HOUSTON – For more than two decades, Sharon McDougle was one of the last people seen by NASA astronauts before launch and one of the first people they saw after landing.
McDougle spent 22 years working as a NASA contractor, first with Boeing Aerospace and then United Space Alliance, in the agency’s space shuttle crew escape equipment department.
Her role suiting up astronauts in their orange escape suits before launch meant she was often pictured getting them ready for flight, but she says no one knew who she was or the history she was making as the only Black suit technician in the department at the time.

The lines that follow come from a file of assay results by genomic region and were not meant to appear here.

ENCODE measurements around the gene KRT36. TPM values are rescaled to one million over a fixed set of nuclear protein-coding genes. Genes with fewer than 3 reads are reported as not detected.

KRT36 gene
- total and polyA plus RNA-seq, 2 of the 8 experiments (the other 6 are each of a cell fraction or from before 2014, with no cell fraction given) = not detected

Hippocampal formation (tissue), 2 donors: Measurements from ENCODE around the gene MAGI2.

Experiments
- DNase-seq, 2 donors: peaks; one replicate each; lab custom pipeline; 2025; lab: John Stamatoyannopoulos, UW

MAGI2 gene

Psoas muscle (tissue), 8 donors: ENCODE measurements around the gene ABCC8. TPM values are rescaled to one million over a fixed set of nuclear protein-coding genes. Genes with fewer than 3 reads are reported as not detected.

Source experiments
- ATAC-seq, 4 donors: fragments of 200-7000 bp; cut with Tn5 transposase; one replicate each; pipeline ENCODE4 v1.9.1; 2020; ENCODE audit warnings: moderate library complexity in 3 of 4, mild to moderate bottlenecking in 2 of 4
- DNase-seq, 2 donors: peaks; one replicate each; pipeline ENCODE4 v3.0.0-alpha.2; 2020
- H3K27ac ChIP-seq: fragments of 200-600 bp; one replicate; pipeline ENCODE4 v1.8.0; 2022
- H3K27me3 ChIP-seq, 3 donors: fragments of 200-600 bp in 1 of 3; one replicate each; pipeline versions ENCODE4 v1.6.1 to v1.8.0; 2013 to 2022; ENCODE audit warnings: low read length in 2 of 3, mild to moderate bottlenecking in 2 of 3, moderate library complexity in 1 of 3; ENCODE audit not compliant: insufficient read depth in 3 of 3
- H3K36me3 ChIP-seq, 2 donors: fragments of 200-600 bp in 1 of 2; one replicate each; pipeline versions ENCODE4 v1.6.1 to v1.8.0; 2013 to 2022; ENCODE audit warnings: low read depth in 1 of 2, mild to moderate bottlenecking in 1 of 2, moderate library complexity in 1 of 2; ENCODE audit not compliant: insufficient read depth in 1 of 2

“I was hidden in plain sight. It’s like they look at the picture and I was invisible. Nobody ever asked who was that girl suiting up Dr. Mae,” McDougle recalled with a laugh.
In 1992, when Dr. Mae Jemison prepared to make history as the first Black woman to travel into space, McDougle was right by her side.
“I was just so thrilled when I found out a Black woman was going up,” she said.
McDougle was Jemison’s suit technician for the historic mission. A job she quickly claimed for herself as her boss was making assignments.
“I grabbed the marker and put my name right by Dr. Jemison’s name. I was like ‘I’m suiting her up. Y’all already know. Don’t play. I wanted to make sure she had the best care,” McDougle said.